Also SSL requires being setup specifically to handle mixed (HTTPS/HTTP) content + serve pages fast.

    Be sure to use Apache-2.4.20+ + ensure OSCP stapling related handling is configured correctly via using SSL Labs tester.

    Also, be sure HSTS (Strict Transport Security) is disabled or you’ll end up with a site you can where you can login as admin + content will loop forever or produce varying errors, depending on your specific Apache config.

      1. David Favor

        You’re welcome.

        Running HTTPS for sites using Ad Network monetization kills earnings… and…

        Running HTTP (non-HTTPS) for admin functions makes sites hackable… so…

        Best use each protocol for its specific piece of the puzzle.

  5. Karan

    hey thanks for sharing your opinion on https , i have question for you here.I am running adsense ads on my blog which is being hosted on wordpress.i am looking forward to turn that into https but after reading your article i got confuse whether to move ahead since very few adsense ads worked on https. if you have any info here please share with me.

    Thanks in advance…

  6. PNR Status

    Recently, i have added SSL to my website and redirected http to https. And as for now ads are showing on my site. I have to keep in mind that some advertiser doesn’t offer ads on https. Thanks for sharing this useful info.

  7. Milly Delevingne

    Both the ad-server and the website these ads are being served on are running HTTPS. However once the first script is invoked it seems to be pulling the remaining files via non-SSL. I get these type of errors when I inspect element:

    1. Thomas Maier

      We know indeed cases where the site is HTTPS and the ad network code is working with HTTPS as well, but they had campaigns that are not compliant. There is nothing you can do except letting the ad network know about this. This is also one reason why many networks didn’t switch to HTTPS yet or not completely, because many campaigns could not be served.

  8. Joao Carneiro

    Thank you for your article Selena.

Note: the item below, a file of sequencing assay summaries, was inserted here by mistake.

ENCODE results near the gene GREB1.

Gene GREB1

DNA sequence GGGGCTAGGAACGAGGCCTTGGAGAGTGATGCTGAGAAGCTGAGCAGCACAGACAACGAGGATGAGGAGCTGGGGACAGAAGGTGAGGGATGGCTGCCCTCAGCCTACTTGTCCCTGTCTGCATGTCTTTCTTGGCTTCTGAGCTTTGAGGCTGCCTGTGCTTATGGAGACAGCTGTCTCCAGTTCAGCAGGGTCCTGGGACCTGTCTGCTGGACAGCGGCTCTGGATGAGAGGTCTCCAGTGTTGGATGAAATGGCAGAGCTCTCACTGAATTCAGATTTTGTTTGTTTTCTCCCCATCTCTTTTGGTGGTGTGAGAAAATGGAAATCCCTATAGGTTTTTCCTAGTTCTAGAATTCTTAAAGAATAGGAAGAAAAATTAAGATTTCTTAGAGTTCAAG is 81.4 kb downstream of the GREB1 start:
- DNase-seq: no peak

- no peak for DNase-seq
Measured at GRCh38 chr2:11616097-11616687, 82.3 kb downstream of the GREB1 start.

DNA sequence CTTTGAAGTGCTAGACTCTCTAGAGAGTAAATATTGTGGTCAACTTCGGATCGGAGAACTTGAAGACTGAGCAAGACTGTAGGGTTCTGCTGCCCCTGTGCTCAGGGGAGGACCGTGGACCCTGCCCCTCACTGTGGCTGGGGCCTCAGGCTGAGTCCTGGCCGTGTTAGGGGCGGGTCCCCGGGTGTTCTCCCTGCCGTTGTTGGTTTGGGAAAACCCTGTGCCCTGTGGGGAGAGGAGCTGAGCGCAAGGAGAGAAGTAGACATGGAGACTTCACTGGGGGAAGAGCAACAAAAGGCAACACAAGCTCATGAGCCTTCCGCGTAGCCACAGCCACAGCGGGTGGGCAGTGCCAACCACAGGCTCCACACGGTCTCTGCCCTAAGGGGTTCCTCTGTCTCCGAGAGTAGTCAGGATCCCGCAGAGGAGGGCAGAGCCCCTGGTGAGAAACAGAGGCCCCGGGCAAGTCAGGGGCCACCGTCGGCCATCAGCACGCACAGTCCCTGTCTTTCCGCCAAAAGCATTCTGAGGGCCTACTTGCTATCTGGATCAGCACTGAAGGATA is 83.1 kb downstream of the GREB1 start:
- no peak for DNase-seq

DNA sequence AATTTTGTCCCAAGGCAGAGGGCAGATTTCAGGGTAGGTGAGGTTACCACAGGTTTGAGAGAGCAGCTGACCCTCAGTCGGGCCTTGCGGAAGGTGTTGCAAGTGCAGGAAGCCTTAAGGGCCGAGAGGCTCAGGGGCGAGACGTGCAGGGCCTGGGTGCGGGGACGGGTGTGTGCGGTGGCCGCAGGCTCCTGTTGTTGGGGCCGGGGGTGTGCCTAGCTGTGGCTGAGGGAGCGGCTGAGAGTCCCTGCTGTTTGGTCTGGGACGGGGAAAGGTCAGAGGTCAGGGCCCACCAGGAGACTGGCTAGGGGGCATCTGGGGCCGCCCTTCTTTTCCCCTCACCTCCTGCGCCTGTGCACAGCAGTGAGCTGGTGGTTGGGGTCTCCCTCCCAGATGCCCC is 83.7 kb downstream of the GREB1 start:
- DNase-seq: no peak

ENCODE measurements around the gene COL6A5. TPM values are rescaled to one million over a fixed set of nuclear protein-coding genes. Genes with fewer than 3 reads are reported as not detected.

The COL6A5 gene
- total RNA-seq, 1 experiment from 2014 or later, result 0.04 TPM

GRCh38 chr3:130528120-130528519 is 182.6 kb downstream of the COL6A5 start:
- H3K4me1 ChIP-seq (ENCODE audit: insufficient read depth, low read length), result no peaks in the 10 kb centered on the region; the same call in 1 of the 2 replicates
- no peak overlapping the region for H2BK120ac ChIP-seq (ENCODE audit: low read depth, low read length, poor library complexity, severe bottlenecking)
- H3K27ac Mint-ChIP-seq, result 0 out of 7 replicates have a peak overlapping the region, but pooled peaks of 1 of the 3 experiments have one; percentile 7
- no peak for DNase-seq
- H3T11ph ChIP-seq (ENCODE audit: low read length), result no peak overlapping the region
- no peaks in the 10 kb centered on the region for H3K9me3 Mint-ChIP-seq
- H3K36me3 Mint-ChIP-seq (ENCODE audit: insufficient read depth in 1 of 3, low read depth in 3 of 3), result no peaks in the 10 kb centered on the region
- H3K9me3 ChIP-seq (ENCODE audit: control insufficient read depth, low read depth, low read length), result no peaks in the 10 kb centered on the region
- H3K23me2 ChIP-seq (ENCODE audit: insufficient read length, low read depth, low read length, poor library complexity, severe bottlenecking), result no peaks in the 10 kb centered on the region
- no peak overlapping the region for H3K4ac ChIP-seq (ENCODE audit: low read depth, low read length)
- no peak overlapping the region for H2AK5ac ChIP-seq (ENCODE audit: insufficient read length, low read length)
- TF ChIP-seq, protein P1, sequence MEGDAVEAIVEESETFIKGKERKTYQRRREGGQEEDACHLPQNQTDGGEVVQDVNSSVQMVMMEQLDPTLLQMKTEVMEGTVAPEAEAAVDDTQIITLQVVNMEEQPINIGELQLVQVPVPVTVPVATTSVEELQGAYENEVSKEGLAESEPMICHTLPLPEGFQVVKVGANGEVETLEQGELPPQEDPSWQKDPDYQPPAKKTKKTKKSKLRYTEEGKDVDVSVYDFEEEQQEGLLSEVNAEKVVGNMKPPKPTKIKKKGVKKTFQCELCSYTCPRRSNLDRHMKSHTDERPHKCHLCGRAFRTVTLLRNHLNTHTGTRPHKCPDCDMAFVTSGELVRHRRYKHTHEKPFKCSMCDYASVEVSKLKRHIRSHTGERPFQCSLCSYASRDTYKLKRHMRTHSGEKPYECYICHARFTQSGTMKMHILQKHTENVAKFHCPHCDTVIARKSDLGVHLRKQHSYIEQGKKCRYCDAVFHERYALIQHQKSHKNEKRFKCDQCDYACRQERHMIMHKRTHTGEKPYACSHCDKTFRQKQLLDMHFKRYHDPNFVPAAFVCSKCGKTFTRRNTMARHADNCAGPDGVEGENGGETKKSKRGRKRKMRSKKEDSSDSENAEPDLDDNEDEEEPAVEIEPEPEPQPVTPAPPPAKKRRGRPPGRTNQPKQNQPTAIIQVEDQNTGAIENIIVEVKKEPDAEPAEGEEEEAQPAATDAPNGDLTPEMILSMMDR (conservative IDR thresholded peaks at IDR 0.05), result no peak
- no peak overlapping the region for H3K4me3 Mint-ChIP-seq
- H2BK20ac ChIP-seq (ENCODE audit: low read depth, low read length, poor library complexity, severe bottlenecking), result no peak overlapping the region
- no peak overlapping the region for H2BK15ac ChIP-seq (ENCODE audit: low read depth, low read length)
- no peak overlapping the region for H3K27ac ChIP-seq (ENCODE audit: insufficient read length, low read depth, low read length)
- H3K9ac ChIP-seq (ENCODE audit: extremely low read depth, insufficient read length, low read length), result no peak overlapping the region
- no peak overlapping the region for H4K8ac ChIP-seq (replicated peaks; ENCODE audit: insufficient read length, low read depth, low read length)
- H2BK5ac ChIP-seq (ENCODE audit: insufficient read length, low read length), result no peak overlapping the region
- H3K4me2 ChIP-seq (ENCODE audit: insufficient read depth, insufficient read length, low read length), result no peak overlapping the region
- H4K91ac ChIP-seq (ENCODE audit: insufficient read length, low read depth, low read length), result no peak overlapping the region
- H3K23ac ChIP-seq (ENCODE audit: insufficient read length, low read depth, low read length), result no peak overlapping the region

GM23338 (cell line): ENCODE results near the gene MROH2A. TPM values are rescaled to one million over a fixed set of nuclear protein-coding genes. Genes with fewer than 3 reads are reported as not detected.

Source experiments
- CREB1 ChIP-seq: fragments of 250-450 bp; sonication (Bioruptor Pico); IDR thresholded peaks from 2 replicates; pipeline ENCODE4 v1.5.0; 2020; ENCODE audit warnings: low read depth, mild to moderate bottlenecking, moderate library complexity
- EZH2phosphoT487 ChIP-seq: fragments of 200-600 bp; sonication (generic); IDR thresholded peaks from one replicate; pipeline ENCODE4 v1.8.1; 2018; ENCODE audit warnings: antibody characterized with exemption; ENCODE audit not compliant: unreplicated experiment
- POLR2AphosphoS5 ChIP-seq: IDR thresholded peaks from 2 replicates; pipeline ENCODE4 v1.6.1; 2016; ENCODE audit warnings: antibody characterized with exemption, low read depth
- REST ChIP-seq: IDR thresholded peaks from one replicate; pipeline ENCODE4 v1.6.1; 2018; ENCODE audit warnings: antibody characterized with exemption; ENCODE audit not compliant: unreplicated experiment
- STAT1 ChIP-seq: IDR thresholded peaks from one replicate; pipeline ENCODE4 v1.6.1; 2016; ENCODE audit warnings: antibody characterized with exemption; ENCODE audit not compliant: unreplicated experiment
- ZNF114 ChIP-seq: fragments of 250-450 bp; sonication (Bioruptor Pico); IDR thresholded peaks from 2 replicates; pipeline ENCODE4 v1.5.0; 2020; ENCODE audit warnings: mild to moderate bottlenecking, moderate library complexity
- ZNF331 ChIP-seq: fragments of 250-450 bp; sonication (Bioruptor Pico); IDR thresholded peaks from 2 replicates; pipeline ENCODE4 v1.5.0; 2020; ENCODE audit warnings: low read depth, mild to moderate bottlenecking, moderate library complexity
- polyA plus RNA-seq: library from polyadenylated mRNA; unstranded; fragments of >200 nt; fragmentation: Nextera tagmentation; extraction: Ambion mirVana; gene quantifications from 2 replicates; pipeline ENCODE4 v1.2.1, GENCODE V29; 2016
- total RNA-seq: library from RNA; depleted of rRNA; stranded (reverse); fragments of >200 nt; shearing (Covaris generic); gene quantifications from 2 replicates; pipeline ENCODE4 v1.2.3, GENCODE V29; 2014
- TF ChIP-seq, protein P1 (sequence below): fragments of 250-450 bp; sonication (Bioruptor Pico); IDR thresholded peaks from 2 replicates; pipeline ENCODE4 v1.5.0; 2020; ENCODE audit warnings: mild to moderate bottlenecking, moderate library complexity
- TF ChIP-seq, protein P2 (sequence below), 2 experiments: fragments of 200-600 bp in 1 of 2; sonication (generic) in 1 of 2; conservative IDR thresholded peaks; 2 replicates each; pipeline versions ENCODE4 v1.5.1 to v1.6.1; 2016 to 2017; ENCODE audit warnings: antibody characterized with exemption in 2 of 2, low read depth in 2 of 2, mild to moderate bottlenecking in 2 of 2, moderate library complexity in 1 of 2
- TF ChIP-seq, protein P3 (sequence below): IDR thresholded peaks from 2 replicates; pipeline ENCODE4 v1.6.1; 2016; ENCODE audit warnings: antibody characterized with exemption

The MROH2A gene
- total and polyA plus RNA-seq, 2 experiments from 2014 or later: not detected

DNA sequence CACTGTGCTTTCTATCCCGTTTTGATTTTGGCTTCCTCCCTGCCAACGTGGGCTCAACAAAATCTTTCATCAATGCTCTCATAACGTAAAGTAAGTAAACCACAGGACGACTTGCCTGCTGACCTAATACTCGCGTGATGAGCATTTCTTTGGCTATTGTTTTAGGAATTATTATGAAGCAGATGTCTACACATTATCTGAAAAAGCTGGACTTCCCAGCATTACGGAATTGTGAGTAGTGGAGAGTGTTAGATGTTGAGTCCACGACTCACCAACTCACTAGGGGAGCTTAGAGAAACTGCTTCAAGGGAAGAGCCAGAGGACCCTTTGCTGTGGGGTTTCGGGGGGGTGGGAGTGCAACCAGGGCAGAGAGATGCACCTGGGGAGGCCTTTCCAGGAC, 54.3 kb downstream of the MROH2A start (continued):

I recently faced the same problem
    with a company who doesn’t support serving ads over https and wrote a post on how to workaround the problem and publish the ads overs https.
    The problem is known as mixed-content, occurring when we mix secure and insecure content in the same page and it is widely discussed online. A possible solution would be to channel your insecure traffic into a secure connection (e.g. through a reverse proxy or web proxy).

    1. Selena Smiljanic Article Author

      Hi Joao,

      if the ad network does not support serving ads over https, I would not change the code without checking with the ad network, if the change is complying with their policy. Luckily there are a lot of the alternative ad networks that serve ssl compliant ads. Thank you for your thoughts.


  9. ppcservices

    I have adsense account on health and willing to switch from http to https. but after reading your examples i won’t go for it

  10. Ahmad

    I just change my blog from http to https today, after I changed it, I see my adsense ads is less appears and almost no ads at all, so I decided to find out and I meet this blog. This is very dilematic trouble, in one way i need https to increase ranking, but the earning will getting down because less ads? After I read this article, I made my blog back to http which is showing ads without trouble.

    I think this SSL with adsense problem is very important to be considered by Google, because a blogger like me is living from ads earning to pay bill and to buy food. How do I make my blog looks professional, secure, and get better ranking but low earning? It can’t be like that!

    1. Thomas Maier

      Google AdSense shouldn’t have an issue with SSL. It might take a bit for them to notice if, but their ad code is neutral regarding the type of protocol.

  11. Cyber Stumble

    Hey Selena, I admire this article for the well-researched content and excellent wording.